AMEC said it had received the support of Foster Wheeler's management and had signed a definitive agreement to acquire all of the company's stock in exchange for cash and AMEC stock.
"The combination positions us across the whole oil and gas value chain, provides scale in our growth regions and is expected to be double-digit earnings enhancing in the first twelve months," AMEC chief executive Samir Brikho said in a statement.
AMEC said Foster Wheeler, with registered headquarters in Baar in the canton of Zug, will add mid and downstream capabilities to AMEC's focus on upstream oil and gas projects.
The acquisition will also double revenues in fast-growing regions, and lead to at least $75 million in cost synergies, plus tax savings.
The deal requires the approval of investors holding 80 percent of Foster Wheeler's share capital, and is expected to close in the second half of this year.
The deal offers Foster Wheeler shareholders about 50 percent in AMEC stock and 50 percent in cash, although they can seek to adjust the amounts.
The $16 per share to be paid to Foster Wheeler investors will be financed from cash resources and new debt financing, said AMEC.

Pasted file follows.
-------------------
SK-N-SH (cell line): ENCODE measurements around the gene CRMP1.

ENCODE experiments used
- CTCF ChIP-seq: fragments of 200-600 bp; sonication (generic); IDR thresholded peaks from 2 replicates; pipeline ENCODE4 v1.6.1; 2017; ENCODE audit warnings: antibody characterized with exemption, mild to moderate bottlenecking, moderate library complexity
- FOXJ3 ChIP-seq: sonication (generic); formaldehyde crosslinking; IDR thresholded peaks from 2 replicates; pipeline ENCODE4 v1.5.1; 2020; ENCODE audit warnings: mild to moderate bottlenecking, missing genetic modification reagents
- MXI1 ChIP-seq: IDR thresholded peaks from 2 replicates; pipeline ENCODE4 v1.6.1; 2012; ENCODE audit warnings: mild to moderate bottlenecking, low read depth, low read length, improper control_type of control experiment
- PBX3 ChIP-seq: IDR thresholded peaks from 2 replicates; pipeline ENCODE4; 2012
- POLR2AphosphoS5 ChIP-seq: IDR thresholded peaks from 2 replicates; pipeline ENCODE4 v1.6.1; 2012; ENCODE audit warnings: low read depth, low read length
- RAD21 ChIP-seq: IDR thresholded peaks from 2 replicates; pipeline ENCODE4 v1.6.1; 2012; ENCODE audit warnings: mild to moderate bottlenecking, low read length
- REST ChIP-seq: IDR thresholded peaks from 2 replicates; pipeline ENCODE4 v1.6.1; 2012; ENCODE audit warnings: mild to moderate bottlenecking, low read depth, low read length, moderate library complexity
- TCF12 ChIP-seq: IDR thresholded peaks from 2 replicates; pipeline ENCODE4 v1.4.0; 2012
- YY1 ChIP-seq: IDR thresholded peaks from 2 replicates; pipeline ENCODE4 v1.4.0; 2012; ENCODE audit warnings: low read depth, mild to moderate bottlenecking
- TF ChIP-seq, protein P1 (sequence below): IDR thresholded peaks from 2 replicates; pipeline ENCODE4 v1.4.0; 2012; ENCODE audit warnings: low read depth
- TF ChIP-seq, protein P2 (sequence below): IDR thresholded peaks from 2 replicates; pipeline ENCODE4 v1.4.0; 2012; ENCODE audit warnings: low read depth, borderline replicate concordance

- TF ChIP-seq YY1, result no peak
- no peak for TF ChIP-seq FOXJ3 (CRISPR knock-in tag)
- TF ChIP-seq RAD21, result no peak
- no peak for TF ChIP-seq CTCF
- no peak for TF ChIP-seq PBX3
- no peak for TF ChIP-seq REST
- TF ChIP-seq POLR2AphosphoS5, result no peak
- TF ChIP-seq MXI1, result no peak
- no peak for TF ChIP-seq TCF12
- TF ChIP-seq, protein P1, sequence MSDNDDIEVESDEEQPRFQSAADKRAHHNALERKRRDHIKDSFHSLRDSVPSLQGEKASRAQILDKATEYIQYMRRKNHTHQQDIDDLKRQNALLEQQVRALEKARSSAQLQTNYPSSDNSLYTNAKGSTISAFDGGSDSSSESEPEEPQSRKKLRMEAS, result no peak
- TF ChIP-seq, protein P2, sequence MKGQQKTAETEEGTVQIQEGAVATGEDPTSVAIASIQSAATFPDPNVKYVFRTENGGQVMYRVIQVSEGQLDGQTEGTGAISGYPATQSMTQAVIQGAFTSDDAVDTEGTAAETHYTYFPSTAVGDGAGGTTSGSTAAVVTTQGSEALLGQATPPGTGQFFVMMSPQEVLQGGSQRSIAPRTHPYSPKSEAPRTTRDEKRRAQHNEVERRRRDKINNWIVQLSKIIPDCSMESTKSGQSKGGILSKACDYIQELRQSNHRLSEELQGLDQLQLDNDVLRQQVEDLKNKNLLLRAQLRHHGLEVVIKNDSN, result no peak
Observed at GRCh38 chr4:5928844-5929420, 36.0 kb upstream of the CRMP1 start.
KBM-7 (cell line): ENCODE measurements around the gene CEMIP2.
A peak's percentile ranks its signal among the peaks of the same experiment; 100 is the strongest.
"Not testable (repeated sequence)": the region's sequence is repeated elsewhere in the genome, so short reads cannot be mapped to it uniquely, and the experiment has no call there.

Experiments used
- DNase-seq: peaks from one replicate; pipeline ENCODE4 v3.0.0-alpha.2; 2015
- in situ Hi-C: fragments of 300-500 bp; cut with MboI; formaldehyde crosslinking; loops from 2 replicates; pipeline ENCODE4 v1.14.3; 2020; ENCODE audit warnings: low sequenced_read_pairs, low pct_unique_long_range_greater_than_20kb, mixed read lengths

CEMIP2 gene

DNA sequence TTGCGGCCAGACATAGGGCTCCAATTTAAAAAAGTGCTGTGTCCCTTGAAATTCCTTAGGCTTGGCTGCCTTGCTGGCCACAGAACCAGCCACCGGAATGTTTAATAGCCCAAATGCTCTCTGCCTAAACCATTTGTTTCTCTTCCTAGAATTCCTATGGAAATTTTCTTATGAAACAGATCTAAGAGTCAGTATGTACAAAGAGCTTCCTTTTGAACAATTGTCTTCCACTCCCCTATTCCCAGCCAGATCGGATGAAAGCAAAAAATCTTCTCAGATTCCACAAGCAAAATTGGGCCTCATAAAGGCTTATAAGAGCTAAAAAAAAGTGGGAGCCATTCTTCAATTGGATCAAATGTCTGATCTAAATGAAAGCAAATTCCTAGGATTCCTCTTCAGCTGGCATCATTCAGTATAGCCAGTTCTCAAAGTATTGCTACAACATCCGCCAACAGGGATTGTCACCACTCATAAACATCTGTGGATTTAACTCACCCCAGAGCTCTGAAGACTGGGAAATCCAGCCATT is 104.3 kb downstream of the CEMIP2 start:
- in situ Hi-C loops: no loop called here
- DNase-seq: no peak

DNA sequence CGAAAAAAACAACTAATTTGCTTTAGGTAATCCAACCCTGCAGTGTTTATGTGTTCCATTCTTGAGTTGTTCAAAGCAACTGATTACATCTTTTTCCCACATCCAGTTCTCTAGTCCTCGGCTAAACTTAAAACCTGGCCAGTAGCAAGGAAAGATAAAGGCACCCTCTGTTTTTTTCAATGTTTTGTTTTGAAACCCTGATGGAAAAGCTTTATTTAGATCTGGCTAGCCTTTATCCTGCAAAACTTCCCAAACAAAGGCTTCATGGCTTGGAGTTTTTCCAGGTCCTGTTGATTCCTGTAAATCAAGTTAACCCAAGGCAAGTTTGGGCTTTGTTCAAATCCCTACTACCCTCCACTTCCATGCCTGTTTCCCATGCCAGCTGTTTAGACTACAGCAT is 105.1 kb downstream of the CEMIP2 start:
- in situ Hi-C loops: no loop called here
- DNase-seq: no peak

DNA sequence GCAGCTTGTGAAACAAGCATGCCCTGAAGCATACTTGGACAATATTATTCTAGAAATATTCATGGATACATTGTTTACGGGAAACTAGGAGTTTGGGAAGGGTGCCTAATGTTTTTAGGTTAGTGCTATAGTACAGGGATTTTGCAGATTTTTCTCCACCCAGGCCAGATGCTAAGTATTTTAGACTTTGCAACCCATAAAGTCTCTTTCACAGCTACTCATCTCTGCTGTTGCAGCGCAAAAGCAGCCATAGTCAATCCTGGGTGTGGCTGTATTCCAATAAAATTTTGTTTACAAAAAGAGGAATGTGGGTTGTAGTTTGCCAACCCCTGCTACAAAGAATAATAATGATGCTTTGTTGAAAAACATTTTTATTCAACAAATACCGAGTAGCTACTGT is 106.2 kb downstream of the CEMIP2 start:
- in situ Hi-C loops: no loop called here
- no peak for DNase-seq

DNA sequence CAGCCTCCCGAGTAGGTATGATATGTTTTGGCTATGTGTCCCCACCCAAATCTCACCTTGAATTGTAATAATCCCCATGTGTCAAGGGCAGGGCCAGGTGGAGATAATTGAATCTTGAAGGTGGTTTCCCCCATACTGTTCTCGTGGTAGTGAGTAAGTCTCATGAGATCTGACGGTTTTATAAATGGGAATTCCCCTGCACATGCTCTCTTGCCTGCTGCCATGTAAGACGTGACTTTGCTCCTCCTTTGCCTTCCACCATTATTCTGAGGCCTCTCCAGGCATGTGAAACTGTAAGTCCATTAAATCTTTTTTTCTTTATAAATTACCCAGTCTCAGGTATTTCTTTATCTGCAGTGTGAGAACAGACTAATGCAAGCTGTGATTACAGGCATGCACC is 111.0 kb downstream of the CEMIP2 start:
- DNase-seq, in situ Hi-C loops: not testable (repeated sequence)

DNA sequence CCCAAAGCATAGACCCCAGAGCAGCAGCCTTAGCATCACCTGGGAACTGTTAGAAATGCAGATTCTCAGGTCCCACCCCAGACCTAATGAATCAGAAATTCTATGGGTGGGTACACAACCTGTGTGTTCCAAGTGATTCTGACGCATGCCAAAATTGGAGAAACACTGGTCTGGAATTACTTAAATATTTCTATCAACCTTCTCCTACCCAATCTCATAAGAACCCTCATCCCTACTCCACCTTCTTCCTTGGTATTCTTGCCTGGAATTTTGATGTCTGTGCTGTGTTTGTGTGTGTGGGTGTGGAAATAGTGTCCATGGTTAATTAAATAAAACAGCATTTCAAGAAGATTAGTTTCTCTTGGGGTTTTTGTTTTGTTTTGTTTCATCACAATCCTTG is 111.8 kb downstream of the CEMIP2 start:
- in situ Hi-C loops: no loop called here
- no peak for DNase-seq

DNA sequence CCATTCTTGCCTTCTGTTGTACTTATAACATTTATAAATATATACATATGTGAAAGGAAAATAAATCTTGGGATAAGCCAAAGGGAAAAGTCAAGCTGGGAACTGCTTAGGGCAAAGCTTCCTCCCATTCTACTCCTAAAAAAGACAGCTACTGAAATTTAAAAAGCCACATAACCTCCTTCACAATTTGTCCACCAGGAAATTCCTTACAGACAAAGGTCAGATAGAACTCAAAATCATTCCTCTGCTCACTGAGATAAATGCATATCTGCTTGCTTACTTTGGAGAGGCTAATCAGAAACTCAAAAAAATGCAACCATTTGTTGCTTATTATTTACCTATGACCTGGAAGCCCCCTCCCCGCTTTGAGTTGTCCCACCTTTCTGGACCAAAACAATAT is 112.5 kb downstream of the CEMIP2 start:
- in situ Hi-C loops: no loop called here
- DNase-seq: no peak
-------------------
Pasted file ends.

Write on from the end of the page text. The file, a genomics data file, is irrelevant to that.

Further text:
With Foster Wheeler investors also receiving 0.8998 AMEC shares for each of their shares, they will hold 23 percent of the company after the transaction.
Shareholders in the Zug-based company are also to get an exceptional dividend of 40 cents per share before the operation.
Foster Wheeler said the $3.3 billion (3.5 billion) deal represents a premium of 13.8 percent over the price of its shares on November 26, the date on which information about a possible merger with AMEC began to circulate.
AMEC shares jumped 3.6 percent to 1,112.00 pence in afternoon trading while the FTSE-100 was down 0.65 percent overall.
Foster Wheeler, a company with US roots that is also involved in construction for the refining, chemicals, power and pharmaceuticals industries, is still listed on the Nasdaq in New York.
In 2009, it moved its executive headquarters from New Jersey to Geneva, a move that led to Chairman Ray Milchovich, to step down as CEO.
However, this was short-lived.
In March last year the company moved its executive HQ to Reading, near London, England from the Swiss city.
It is not clear what impact the AMEC takeover will have on the operations in Baar.
The company established an office in Basel in 1997 to serve the pharmaceutical industry.
AMEC said on Thursday that its net profit slid to 14 percent to €179 million euros ($295 million) on revenues down 2.7 percent to £3.97 billion.